Offline

    1
    ReputationRep:
    (Original post by Dez)
    The scenario you've painted here is practically impossible.

    The Lords cannot block the Commons completely, though they can slow it down a fair amount in order to allow more scrutiny and to prevent poorly-written bills from reaching royal assent. They are entirely within their rights to do that for Brexit if needed, since that's the system we have in place for every law. The idea that this system would suddenly lead to a snap election is ridiculous.
    Would the Lords decree that 'Parliament resolves to invoke article 50' is a badly written bill (or however MPs phrase it).

    Says what it is on the tin!
    Offline

    11
    ReputationRep:
    (Original post by Fullofsurprises)
    It's a much abused power, but I don't recall another circumstance for many a long year where it was stated by the government that they would bring forward such a sweeping national change without recourse to Parliament - can you?
    I would say both the First and Second World Wars brought fairly sweeping national change, wouldn't you?
    • Thread Starter
    Offline

    20
    ReputationRep:
    (Original post by astutehirstute)
    I would say both the First and Second World Wars brought fairly sweeping national change, wouldn't you?
    There was a debate and a motion in the House at the start of WW2 - it was a complicated war which moved through a number of phases and the House approved later stages in votes and debates.

    WWI was in a different era, but the views of party leaders and their assent was sought. Maybe that war doesn't serve as a great example of when to not consult the House though. :rolleyes:
    Offline

    1
    ReputationRep:
    (Original post by SHallowvale)
    The House of Lords is part of our culture and heritage. If you dislike it, piss off and live elsewhere.
    A traitor trying to defend heritage? Oh that's rich.
    Offline

    12
    ReputationRep:
    (Original post by demaistre)
    A traitor trying to defend heritage? Oh that's rich.
    It's called taking the piss.

    Seems to be lost on the both of you.
    Offline

    1
    ReputationRep:
    (Original post by SHallowvale)
    It's called taking the piss.

    Seems to be lost on the both of you.
    Sarcasm is not easily detectable through a written format, and taking the piss usually means that there is some humour involved.
    Also can't help but notice you didn't defend yourself from my accusation of you being a traitor.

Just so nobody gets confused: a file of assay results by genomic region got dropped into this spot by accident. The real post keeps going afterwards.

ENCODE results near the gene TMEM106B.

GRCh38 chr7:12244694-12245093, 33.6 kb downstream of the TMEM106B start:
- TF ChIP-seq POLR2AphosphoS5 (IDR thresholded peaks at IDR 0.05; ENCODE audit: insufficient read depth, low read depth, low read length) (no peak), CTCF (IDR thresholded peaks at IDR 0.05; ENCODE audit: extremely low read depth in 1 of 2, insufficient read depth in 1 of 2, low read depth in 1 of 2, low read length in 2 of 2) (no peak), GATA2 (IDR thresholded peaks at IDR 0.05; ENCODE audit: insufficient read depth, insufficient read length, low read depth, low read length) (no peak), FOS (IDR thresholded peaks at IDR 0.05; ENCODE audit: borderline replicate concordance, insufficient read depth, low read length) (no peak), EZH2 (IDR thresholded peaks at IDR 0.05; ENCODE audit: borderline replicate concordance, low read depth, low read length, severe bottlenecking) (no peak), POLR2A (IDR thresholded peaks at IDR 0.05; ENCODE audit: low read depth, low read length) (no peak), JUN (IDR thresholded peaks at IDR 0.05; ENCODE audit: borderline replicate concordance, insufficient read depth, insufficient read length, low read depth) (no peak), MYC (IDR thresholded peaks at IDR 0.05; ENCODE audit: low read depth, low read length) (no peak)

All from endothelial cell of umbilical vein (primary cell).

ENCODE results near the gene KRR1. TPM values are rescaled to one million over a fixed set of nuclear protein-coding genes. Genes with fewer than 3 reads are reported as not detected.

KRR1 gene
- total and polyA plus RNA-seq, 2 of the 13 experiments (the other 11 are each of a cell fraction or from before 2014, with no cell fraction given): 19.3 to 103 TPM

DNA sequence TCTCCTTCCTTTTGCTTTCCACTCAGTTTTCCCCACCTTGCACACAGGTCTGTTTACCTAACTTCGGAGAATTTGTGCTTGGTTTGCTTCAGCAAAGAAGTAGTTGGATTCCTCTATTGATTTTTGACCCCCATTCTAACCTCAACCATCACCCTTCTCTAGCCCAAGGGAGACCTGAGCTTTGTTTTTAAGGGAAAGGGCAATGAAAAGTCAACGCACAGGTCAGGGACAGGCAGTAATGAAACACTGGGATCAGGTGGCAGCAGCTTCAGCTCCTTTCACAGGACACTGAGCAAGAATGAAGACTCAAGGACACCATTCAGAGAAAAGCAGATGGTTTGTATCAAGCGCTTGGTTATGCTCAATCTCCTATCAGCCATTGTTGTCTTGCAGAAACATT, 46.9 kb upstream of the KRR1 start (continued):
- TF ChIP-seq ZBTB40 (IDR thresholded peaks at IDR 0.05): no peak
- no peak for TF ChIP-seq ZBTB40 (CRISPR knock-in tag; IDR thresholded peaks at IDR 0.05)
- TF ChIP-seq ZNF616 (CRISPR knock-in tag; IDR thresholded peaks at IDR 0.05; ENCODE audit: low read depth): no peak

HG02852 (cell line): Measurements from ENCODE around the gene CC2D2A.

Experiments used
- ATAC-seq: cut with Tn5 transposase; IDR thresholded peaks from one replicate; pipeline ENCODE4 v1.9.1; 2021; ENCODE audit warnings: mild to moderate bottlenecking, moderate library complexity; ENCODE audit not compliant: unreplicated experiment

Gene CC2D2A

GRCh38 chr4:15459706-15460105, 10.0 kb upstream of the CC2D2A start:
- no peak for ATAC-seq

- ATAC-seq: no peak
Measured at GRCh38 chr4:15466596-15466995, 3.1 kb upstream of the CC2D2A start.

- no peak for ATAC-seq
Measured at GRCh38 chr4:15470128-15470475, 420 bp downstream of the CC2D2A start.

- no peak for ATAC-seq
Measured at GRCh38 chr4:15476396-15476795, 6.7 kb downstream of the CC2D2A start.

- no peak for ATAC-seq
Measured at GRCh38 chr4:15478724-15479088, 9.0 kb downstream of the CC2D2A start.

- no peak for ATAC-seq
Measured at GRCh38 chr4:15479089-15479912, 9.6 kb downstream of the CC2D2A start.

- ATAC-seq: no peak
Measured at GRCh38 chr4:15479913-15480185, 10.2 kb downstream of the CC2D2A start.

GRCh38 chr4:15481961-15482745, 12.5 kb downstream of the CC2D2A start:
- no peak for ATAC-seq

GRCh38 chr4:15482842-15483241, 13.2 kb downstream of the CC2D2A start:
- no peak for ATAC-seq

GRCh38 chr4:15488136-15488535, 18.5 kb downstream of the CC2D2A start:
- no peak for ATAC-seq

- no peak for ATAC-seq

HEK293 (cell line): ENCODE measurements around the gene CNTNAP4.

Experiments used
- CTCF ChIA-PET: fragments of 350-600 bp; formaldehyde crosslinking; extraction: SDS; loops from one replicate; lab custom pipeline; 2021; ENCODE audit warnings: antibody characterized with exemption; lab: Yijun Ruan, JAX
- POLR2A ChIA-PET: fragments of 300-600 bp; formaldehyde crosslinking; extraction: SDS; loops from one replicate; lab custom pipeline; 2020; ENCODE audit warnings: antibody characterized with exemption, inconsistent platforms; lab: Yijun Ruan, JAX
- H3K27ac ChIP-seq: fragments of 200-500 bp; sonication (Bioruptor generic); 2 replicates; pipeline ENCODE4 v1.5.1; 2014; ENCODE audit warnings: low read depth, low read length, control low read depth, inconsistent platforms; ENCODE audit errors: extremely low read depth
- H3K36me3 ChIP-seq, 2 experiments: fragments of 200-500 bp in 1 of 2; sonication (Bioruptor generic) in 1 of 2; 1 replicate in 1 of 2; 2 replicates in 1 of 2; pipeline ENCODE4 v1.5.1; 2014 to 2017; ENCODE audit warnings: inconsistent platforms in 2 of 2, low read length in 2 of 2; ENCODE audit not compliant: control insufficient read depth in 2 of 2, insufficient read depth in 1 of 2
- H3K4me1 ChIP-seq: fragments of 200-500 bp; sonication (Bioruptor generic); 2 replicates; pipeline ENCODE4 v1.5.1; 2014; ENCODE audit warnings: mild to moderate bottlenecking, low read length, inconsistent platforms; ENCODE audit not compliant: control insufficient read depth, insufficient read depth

Offline

    12
    ReputationRep:
    (Original post by demaistre)
    Sarcasm is not easily detectable through a written format, and taking the piss usually means that there is some humour involved.
    Also can't help but notice you didn't defend yourself from my accusation of you being a traitor.
    Because I was taking the piss. I don't care if you think I'm a ''traitor''.

    But if you really wanna talk about it PM me.
    Offline

    1
    ReputationRep:
    (Original post by SHallowvale)
    Because I was taking the piss. I don't care if you think I'm a ''traitor''.

    But if you really wanna talk about it PM me.
    Again taking the piss usually means there is some humour there, something lacking in your post.

    I really don't fancy listening to a remainers mental gymnastics as to why they aren't a traitor so I'll pass.
 
 
 
  • See more of what you like on The Student Room

    You can personalise what you see on TSR. Tell us a little about yourself to get started.

  • Poll
    What newspaper do you read/prefer?
    Useful resources
  • See more of what you like on The Student Room

    You can personalise what you see on TSR. Tell us a little about yourself to get started.

  • The Student Room, Get Revising and Marked by Teachers are trading names of The Student Room Group Ltd.

    Register Number: 04666380 (England and Wales), VAT No. 806 8067 22 Registered Office: International House, Queens Road, Brighton, BN1 3XE

    Quick reply
    Reputation gems: You get these gems as you gain rep from other members for making good contributions and giving helpful advice.